The documentation also says that 20 hours is the maximum total charge cycle time, so your 40 amp shore power charger, if used to replenish the batteries from a 50% charge state would be unlikely to be able to meet that requirement. You didn't ask about that, but it is the case. On a 48' boat, I'm surprised it can handle dock-side 12V power needs alone if you use the boat at the dock at all.
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Old 07-03-2020, 03:33 PM   #20
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Hi sbman,

Quote:
If I understand correctly, you are wanting to have the alternator regulators go immediately into 'float' charge if the battery is already full from the shore power charging when you start a journey since the are already full from shore power. Is that correct?
I believe you're correct. Upon leaving the dock on leg 1 of any trip, the batteries are at a 100% SOC after being sustained on shore power for a substantial period of time. I'd like the regulators to recognize that SOC, and thereby go to float ASAP. And not come off float until such time as the batteries' SOC degrades to some TBD level. And then go back to the bulk/absorb/float charger profile as required.

And after spending the night, where the SOC can dip to as low as 50%, for leg 2 (or leg N, depending on the particular cruise de jour), I'd like the regulators to recognize that SOC, and go into the bulk/absorb/float charge profile, again as specified by Fullriver. And it is this exact behavior that my current Balmar setup is accomplishing, every time I start up, whether or not my SOC is 100% or 50%. The only difference is the current provided via the alternator/regulator setup is 160A @50% SOC, vs ~1A at 100% SOC. But the voltage and time profiles are exactly the same.

So maybe my conundrum goes back to my lack of understanding of the chemistry of energy exchange in a Fullriver AGM. The charge profile as specified by Fullriver's specifications is programmed into my Balmar 614s. It executes that profile perfectly, every time the engines are running. And it is (in my understanding), just what the doctor has ordered to keep my large house bank happy for years to come, ASSUMING THE BATTERIES ARE DISCHARGED SIGNIFICANTLY UPON STARTUP!

But how about that same profile against a fully charged battery bank? Are AGMs damaged by high VOLTAGE, or high CURRENT? Clearly, they're damaged by high current exceeding their recommended charge acceptance rate (20%C, 250A in my case). But I ain't doing that. So, are they damaged by high VOLTAGE, with little current (~1A, in my case) for long periods of time?

Again, per Rod Collins, he claims 99.9% of AGMs fail from chronic undercharging vs overcharging. So am I trying to overthink this thing, and should I simply ignore my high voltage state upon startup, recognizing I'm dealing with 99% of my problem correctly?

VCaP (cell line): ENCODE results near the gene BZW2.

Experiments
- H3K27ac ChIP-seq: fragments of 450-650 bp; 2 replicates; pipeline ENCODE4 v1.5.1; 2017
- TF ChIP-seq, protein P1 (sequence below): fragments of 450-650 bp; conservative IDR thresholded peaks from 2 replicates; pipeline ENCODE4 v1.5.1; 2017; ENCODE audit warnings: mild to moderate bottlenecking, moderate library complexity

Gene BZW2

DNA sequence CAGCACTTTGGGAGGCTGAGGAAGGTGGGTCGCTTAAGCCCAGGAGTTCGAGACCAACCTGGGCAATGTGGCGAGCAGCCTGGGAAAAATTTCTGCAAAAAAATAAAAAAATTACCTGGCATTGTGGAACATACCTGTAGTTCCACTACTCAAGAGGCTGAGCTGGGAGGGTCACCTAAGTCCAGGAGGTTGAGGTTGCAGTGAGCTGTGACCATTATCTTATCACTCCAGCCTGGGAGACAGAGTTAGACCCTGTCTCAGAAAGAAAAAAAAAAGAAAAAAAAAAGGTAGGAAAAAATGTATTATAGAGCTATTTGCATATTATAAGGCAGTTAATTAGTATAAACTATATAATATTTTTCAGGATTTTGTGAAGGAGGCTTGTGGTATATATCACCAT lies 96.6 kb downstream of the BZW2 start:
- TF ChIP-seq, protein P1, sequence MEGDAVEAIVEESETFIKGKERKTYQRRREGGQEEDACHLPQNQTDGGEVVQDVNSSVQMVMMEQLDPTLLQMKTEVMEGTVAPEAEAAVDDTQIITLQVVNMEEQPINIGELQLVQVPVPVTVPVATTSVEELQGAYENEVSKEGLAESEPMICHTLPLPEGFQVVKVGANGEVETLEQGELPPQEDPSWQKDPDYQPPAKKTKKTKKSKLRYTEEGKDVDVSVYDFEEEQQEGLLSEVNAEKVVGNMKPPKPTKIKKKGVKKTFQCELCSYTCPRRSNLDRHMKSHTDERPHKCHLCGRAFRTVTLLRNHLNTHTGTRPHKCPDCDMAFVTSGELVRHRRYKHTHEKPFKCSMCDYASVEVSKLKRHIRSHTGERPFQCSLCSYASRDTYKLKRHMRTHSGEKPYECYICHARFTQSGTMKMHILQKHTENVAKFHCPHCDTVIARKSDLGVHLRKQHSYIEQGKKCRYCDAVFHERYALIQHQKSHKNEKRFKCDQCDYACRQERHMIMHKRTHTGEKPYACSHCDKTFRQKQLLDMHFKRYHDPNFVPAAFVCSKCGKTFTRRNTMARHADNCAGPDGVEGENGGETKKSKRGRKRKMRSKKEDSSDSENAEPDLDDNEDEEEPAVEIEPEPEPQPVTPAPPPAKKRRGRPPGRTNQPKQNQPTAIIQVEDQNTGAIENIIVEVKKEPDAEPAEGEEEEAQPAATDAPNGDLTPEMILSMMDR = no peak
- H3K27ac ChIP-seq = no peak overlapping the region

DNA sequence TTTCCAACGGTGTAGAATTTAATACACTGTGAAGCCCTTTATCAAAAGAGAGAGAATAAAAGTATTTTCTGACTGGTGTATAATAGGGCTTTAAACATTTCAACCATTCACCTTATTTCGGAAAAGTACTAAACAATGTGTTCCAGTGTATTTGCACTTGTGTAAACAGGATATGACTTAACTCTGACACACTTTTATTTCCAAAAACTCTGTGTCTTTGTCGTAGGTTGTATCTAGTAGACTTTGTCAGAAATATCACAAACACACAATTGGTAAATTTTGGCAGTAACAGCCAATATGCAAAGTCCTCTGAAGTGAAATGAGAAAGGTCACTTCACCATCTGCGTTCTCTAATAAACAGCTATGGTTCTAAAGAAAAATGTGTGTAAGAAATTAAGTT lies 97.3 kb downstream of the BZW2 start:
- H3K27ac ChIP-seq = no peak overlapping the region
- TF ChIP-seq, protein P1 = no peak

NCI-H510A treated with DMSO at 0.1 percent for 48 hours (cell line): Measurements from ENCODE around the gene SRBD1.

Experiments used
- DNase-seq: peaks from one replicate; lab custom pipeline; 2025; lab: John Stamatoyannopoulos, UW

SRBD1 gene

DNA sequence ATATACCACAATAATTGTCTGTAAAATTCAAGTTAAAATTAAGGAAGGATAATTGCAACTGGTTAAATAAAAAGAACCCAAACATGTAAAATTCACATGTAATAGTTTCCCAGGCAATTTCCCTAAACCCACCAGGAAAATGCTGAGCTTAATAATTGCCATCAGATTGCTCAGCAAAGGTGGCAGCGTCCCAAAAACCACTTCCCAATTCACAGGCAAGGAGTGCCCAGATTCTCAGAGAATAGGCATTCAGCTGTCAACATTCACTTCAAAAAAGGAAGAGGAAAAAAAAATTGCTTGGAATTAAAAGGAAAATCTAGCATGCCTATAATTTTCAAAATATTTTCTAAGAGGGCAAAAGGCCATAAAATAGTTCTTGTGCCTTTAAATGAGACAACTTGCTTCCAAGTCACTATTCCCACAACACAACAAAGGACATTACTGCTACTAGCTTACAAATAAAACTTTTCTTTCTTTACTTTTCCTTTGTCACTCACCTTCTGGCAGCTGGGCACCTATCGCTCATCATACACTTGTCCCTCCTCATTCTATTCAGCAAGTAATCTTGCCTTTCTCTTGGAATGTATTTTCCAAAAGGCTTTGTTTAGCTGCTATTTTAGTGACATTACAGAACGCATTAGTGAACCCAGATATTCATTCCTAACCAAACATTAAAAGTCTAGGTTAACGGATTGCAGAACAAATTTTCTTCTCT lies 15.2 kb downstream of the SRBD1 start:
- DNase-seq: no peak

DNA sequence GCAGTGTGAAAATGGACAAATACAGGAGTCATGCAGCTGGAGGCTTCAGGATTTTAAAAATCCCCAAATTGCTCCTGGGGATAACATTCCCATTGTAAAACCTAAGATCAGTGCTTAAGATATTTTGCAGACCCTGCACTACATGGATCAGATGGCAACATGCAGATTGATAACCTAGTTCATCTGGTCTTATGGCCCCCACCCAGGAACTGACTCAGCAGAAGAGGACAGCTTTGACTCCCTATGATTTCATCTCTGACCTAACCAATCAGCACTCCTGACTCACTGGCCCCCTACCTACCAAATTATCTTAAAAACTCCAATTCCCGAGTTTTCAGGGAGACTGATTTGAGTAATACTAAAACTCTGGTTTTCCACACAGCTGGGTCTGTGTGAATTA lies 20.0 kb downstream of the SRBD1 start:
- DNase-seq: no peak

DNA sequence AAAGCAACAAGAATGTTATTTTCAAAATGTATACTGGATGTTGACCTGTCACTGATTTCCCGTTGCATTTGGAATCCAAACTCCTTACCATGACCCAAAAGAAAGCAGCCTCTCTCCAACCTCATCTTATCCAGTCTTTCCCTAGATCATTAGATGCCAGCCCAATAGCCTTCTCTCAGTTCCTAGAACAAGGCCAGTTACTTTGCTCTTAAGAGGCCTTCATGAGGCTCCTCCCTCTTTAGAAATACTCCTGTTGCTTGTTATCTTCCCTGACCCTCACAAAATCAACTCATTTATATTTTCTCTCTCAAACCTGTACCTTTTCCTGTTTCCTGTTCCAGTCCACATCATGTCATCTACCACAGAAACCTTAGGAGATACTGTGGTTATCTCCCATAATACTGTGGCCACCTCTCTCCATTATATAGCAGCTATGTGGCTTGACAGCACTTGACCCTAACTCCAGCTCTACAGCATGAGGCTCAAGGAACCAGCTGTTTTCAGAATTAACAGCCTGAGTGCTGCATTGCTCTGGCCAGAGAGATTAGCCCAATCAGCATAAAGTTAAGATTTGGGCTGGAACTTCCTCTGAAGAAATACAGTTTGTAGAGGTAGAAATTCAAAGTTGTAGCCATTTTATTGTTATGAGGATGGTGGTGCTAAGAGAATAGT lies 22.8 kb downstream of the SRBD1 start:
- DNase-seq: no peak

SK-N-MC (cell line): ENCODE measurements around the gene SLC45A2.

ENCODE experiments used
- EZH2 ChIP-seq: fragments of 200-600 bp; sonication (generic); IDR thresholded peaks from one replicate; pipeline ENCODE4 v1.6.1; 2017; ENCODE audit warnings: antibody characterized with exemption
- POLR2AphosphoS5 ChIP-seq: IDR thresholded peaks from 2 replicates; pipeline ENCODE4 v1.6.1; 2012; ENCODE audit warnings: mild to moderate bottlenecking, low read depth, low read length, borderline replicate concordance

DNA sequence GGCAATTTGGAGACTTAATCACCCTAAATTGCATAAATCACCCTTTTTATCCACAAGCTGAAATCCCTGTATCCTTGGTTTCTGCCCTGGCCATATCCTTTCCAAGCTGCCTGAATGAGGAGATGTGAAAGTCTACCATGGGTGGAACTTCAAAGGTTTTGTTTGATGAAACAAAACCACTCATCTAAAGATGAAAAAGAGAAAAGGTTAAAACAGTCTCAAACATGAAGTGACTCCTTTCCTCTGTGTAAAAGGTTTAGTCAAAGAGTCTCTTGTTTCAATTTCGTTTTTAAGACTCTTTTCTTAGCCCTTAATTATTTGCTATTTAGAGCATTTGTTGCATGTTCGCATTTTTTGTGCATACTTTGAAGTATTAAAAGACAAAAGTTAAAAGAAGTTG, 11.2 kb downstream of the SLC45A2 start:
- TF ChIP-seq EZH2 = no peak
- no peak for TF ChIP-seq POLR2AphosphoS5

Quote:
Given that, the MC-614 is pretty smart. You can set the bulk and absorption times pretty short (6 minutes) and then let it perform the calc-bulk and calc-absorb so it will back off if the batteries are already full, and go with the manufacturer's recommended voltages for those phases. If you pull the shore power plug as the first thing you do when you arrive to use the boat you can deplete the batteries a little bit and the 614's should do a good job of topping them back off and not overcharging getting to float pretty quickly.
Yeah, but that defeats the major benefit of the 614's, which can be programmed to NOT go to float too soon. "Premature floatation" (going to float within a few minutes) is deadly on AGMs that need recharge. And I'm going to resist to the day I die any manual intervention required to "trick" the regulators into a float condition. I spent WAY too much money to date to fall back on (IMHO) neanderthal battery management.

Quote:
The documentation also says that 20 hours is the maximum total charge cycle time, so your 40 amp shore power charger, if used to replenish the batteries from a 50% charge state would be unlikely to be able to meet that requirement. You didn't ask about that, but it is the case. On a 48' boat, I'm surprised it can handle dock-side 12V power needs alone if you use the boat at the dock at all.
Well, yeah, the puny Blue Seas charger can and does replenish my residual charge deficit within 24 hours. And I believe you've perhaps misinterpreted the Fullriver charging instructions a tad. Figure 1 of that sheet shows "...charging time no limit" along the abscissa. And again, yeah, even with refrigeration running 24/7, and many halogen lights still left aboard, the battery charger easily sustains the boat dockside on shore power.

Thanks for your comments and questions. Hopefully my pea-brain is absorbing this stuff, and I can learn accordingly.

Regards,

Pete

ps-in retrospect, the Wakespeed WS-500 is looking better and better. Just BOAT!